Potiki plays with the imagery of Maori and Pakeha traditions in her poetry and discloses the cultural gap. Maori people define themselves through their ancestry and mythology. Their tradition is an oral one, whereas the Pakeha tradition is a written one. Potiki uses the image of the mist and the cloud, the mist that infuses the cloak or the cloud that presides over the entire scene in order to show Maori mythological authority which is not acknowledged as identity or authority in Pakeha perception. The Pakeha world is allegedly more sophisticated, an illusion Potiki discloses through their constant re-definition of the document, so that in the end the treaty loses credibility and magnificence. It shows how differently the two groups view tradition and culture. In "i try to imagine", the cloud puts authority and power of both groups on the same level in corresponding to the paper of the Pakeha and the cloak of the Maori at the same time. Potiki's focus on the word 'legal' put the document and the Pakeha acknowledgement of its authority in question. The constant redefinition of the treaty "to suit [...] chosen moments" (13) underlines the instability of this legal base. It is equality and in fact the 'legal act' that is ridiculed in this poem. The battleground Potiki describes is no longer physically manifested as in the landwars8 but turns into a matter of language. The words of the treaty are renegotiated in many legal battles to regain land-rights for Maori. It is thus a significant document on both sides. The idiomatic crossover in the title of Potiki's collection, underlines the enmeshing of battle (stones) and language (mouth). The attempt to mould Maori and Pakeha together in order to provide a unified sense of identity was the primary concern of cultural politics within New Zealand (Walker, 42). Unfortunately, the country was still perceived in a bicultural framework "in which one group is more equal than the other" (Mohanram, 26). This biculturalism provides the basic prerequisite from which most criticism starts unto the present day.9 Many of Potiki's poems in Stones in Her Mouth evolve around this debate and the conflicting ideas of belonging and defining oneself. She questions the Pakeha definition of New Zealand very openly and puts a big question mark to a unified vision of what New Zealand/ Aotearoa10 might become. In fact, Potiki seems afraid to let the dualism Maori/ Pakeha slip for a unified vision since it threatens to drown the Maori perspective.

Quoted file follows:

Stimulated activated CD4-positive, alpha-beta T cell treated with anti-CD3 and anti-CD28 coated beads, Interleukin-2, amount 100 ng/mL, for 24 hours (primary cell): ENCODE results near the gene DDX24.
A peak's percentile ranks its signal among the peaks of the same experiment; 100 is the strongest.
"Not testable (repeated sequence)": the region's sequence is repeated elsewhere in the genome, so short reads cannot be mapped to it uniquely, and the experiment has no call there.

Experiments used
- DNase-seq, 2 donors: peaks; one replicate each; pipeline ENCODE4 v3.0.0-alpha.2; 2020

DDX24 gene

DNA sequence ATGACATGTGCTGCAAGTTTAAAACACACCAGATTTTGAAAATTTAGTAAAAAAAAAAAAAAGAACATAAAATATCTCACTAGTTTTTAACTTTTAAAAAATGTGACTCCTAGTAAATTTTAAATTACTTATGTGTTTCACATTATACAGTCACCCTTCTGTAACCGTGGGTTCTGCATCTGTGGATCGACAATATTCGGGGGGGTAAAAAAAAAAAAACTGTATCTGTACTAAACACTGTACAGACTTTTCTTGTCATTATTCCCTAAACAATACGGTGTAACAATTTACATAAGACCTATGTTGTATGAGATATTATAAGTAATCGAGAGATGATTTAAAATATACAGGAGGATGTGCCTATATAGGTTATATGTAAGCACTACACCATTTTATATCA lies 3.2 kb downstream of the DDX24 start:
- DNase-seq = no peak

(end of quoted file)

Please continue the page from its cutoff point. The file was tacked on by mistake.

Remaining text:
In some of her poems like "white boys" or "change is necessary", she employs very simple rhetoric so that those poems read like a public speech rather than a poetry. "Change is necessary" seems to allude to the Sesquicentennial celebrations of New Zealand in 1990.

 In 1990 what will change?

will the commission cause the change...
will education really change
will the law change anything
will broadcasting change our minds
will the army change its manoeuvres in the Pacific
will the government change
would it matter
               ("change is necessary", 8-15)

Poetically speaking, these are basic tropes to get a message across but the skilful use of repetition reveals the irony in the words.

In "compulsory class visits", Potiki addresses the same bicultural conflict but her observation is more subtle and the message more manifold. She points at what critics like Bernadette Hall and Iris Young call 'tokenism' in post-colonial discourse. Shared education and the elevated status of the Maori language are the tokens that set up the illusion of equality between Pakeha and Maori. Ranginui Walker talks of an "ideology of unity and one-ness of Maori and Pakeha [that] was used to deny the otherness of the Maori thereby denying their humanity as well" (Walker, 42). "Compulsory Class Visits" criticises that the Pakeha have designated space for the Maori to 'be Maori on', thus limiting their space to a subordinate and less valuable place.

 Compulsory Class Visits

they come in classes now
many pakeha ones too
and even the maori start to call themselves
new Zealanders.
and even the maori stand on the marae11 saying 'this is the only place
you can be maori on'.
it is not enough for me.
the young are in constant challenge with the middle-aged,
the men who take their teeth out.

at the powhiri12 they are directed to sing
there is no kaea13 there is no ihi.14